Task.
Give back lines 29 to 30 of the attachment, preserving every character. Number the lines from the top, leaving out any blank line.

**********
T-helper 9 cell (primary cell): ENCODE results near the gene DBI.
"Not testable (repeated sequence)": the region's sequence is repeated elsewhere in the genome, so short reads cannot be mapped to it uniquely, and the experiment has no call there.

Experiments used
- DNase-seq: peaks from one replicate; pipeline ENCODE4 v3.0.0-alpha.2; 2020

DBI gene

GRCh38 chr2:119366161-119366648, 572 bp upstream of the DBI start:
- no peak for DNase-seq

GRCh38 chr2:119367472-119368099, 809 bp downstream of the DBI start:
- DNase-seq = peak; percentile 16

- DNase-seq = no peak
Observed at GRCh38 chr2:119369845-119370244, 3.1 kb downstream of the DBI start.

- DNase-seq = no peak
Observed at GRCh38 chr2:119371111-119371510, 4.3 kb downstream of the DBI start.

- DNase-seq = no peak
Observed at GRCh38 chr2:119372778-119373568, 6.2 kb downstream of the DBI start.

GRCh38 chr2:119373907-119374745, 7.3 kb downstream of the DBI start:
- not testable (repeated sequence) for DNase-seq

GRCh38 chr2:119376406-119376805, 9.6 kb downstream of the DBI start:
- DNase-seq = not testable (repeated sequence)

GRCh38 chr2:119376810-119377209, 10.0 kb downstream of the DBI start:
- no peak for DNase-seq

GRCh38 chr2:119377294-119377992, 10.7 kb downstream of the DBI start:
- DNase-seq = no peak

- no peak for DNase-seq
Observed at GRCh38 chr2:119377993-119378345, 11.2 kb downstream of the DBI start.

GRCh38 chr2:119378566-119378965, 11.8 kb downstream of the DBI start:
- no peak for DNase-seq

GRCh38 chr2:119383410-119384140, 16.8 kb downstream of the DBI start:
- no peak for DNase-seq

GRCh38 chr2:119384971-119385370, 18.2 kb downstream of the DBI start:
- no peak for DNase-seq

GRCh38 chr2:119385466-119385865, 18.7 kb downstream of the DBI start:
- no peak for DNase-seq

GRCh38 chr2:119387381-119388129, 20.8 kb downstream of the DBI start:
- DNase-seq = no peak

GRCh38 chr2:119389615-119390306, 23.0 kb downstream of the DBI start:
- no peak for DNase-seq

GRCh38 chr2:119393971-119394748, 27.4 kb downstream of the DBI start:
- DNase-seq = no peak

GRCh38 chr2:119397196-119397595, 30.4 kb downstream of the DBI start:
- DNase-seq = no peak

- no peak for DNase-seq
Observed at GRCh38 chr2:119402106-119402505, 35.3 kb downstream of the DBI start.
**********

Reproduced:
- no peak for DNase-seq

GRCh38 chr2:119384971-119385370, 18.2 kb downstream of the DBI start: